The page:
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Thursday, 8 August 2013

Welsh drought brings Roman and Iron Age aerial discoveries across the country






Figure 1. A tip-off from a Roman expert studying coin finds in central Wales led to this stunning discovery of a previously unrecorded Roman fort complex, showing as fading cropmarks in fields of wheat near Brecon, Powys (Crown Copyright RCAHMW, 1st August 2013).
The long spell of hot summer weather across Wales has left aerial archaeologists reflecting on some of their most significant discoveries since 2006. A previously unrecorded Roman fort, a Roman marching camp and scores of Iron Age farmsteads and forts have been discovered by the Royal Commission as parched grassland and ripening fields of wheat showed the locations of long-lost monuments. Aerial surveys over Cardiff and Pembroke Castles revealed parchmarks of lost buildings inside these well-visited attractions, while discoveries were made from Wrexham to Pwllheli, and from Haverfordwest to Chepstow.

Aerial archaeologist Dr Toby Driver from the Royal Commission carefully targeted reconnaissance flights in a light aircraft to where the drought conditions were most severe across the length and breadth of Wales. When cropmarks show in drought conditions, the Royal Commission’s aerial survey programme only has a few weeks to record the sites before rain or harvest removes them.

By far the most significant discoveries for Wales have been from the Roman period with a major Roman fort complex discovered near Brecon, and a Roman marching camp discovered near Caerwent Roman town. The Roman fort near Brecon is a rare discovery for Wales and was made following a tip-off from Roman scholar Dr Jeffrey L. Davies, who has worked with Toby on the Abermagwr Roman villa excavations. Toby explained:

‘Jeffrey Davies noticed an anomaly in Roman coin finds near Brecon, reported under the Portable Antiquities Scheme (PAS). He had a hunch that the coins, of the Emperor Claudius, could indicate a lost early Roman fort, and passed a grid reference to me the day before a flight into central Wales. I couldn’t believe my eyes when the pilot and I approached the location and saw fading cropmarks of a major Roman fort complex, lost beneath fields and a road for nearly 2,000 years.’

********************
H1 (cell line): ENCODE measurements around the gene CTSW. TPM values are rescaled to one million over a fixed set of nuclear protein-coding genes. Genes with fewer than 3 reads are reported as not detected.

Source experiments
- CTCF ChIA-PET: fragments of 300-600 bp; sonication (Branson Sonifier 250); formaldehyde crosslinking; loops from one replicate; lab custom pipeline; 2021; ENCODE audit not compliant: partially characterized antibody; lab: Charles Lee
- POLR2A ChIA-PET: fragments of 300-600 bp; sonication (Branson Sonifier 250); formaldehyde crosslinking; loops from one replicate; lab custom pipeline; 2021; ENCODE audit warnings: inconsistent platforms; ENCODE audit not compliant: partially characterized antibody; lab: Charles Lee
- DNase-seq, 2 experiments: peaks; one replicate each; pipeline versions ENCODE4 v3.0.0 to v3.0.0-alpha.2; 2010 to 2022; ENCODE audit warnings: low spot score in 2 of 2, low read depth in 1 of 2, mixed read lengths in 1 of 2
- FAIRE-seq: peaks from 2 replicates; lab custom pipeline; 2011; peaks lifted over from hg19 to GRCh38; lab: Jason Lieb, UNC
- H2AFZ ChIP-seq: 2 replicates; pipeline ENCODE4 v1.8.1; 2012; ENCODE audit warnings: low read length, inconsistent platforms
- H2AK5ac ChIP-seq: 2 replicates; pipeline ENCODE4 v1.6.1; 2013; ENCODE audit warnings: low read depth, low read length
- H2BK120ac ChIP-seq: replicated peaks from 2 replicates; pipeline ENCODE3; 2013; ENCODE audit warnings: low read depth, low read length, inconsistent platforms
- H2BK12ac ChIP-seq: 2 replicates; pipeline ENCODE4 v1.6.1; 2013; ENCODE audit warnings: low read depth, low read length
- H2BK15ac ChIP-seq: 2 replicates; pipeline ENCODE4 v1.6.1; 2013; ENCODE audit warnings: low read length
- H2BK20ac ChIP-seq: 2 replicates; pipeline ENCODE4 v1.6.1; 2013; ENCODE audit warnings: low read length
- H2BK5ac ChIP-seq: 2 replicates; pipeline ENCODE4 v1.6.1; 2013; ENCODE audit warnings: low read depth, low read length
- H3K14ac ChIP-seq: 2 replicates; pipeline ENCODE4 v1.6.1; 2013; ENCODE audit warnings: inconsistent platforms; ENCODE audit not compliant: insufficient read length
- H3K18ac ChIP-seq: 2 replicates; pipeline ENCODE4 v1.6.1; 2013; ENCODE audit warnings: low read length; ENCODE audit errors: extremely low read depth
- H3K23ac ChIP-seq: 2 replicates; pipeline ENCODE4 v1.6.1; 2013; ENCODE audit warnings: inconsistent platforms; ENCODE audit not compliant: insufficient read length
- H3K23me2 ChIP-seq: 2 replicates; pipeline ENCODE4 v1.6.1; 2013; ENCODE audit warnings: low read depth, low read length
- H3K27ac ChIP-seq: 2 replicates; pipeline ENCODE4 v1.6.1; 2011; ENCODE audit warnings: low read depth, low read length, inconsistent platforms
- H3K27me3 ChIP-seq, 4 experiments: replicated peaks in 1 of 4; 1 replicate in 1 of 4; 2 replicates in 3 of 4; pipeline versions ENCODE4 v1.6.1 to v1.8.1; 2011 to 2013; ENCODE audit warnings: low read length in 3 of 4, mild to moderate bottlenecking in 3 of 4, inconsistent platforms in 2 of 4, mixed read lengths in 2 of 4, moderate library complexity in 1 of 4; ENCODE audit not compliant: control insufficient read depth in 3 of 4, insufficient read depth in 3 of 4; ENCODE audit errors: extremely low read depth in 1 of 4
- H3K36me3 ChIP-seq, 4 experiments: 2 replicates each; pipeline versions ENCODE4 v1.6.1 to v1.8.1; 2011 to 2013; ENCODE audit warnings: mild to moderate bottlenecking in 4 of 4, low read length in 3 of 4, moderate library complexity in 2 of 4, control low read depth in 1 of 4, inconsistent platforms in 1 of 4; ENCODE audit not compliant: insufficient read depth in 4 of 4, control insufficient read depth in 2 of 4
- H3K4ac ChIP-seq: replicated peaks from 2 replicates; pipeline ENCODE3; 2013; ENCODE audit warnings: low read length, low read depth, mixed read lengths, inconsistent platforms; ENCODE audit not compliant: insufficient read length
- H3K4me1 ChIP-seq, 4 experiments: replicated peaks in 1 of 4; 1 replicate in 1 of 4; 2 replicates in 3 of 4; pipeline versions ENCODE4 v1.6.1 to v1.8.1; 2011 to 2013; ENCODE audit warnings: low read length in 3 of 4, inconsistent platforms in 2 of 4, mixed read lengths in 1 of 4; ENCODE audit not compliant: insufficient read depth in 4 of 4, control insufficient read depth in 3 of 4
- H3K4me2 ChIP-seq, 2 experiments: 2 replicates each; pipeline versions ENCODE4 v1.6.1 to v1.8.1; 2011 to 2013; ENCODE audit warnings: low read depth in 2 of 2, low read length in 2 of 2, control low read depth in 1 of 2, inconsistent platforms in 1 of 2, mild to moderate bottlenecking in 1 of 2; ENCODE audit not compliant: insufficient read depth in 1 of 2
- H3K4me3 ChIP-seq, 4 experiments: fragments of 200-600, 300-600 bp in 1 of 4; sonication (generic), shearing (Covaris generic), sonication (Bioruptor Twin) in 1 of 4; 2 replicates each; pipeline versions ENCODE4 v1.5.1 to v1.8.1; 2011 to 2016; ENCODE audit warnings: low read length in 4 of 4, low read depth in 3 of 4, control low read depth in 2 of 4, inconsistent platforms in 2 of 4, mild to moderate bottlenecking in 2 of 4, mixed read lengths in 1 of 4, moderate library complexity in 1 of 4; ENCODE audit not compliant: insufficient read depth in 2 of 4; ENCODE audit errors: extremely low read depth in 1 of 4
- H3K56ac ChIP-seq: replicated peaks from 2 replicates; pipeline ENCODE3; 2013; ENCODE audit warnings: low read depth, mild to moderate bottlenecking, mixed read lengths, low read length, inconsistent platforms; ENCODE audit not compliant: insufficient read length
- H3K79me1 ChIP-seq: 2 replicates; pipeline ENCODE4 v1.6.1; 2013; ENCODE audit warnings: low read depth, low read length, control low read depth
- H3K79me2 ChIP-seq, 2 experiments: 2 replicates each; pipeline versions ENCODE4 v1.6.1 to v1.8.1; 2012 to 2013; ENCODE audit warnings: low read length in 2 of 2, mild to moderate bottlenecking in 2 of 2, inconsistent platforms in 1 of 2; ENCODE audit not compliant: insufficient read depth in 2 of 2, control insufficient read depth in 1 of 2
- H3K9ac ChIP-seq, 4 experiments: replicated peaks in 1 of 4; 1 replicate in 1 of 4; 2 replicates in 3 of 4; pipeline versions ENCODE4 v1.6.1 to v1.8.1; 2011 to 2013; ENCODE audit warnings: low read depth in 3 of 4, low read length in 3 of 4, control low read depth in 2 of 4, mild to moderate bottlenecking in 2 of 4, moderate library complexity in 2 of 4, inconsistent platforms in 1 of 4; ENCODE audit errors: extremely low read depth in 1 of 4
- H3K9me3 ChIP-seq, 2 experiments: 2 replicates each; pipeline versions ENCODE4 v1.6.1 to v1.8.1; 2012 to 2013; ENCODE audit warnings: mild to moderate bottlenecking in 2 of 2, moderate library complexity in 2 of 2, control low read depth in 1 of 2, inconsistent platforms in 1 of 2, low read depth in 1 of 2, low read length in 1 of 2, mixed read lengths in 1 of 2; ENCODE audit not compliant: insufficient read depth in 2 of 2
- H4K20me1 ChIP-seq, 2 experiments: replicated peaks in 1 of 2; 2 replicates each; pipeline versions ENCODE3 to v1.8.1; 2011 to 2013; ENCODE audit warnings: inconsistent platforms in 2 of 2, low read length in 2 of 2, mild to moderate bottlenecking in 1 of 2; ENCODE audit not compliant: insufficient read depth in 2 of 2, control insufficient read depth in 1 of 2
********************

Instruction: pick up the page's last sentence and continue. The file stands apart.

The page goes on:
Other discoveries were made near Caerwent Roman town in south Wales, famously the market town of the Celtic Silures. Toby explained: ‘Close to Caerwent we discovered only the second Roman marching camp in Monmouthshire. These were overnight camps built by Roman soldiers on campaign in hostile territory. Because the campaigns against the tenacious Silures were documented by Roman historians, we expect more camps in south-east Wales than we currently know about. This new camp between Caerwent and Chepstow seems to show a small expeditionary force on manoeuvres, perhaps in the years around AD 50. West of Caerwent we found a remarkable ‘native’ Iron Age settlement. Given the decades of aerial survey in the region around Caerwent, these surprise discoveries show the continuing need for aerial archaeology in Wales.’

Figure 2. A rare discovery: only the second Roman marching camp in Monmouthshire, found between Caerwent and Chepstow, provides new evidence for the famous Roman campaigns against the Silures of south-east Wales. The characteristic ‘playing card’ shape of the camp shows as a cropmark in a ripening field of wheat, and an adjacent field of parched grass (Crown Copyright RCAHMW, 22nd July 2013).
Other discoveries made in the drought include one of the largest and most complex Iron Age defended farms in Pembrokeshire, on Conkland Hill, Wiston, as well as scores of newly recorded Iron Age farms and forts across south Pembrokeshire and in the Vale of Glamorgan, with two discovered close to the well-known Roman villa at Caermead, Llantwit Major. The archival work for the Royal Commission now begins, to catalogue and map the many discoveries and make the information more widely available to the public on its online database www.coflein.gov.uk


Learn more about aerial archaeology in Wales from the recent Royal Commission publication ‘Cymru Hanesyddol o'r Awyr / Historic Wales From the Air’ (RCAHMW 2012, £19.95) Dr Toby Driver, RCAHMW

How ‘cropmarks’  show lost archaeological sites

‘Cropmarks’ are revealed when grass and arable crops are put under drought stress, and they respond to subtle differences in moisture in the subsoil. Where crops are growing over the buried ditches of lost hillforts or prehistoric farms dark green lines form in fields; conversely buried stonework of lost buildings or old roads form yellow lines in grass and crops. These cropmarks can be seen most clearly from the air, but have to be photographed in a short time window before rain or harvest makes them disappear.
 


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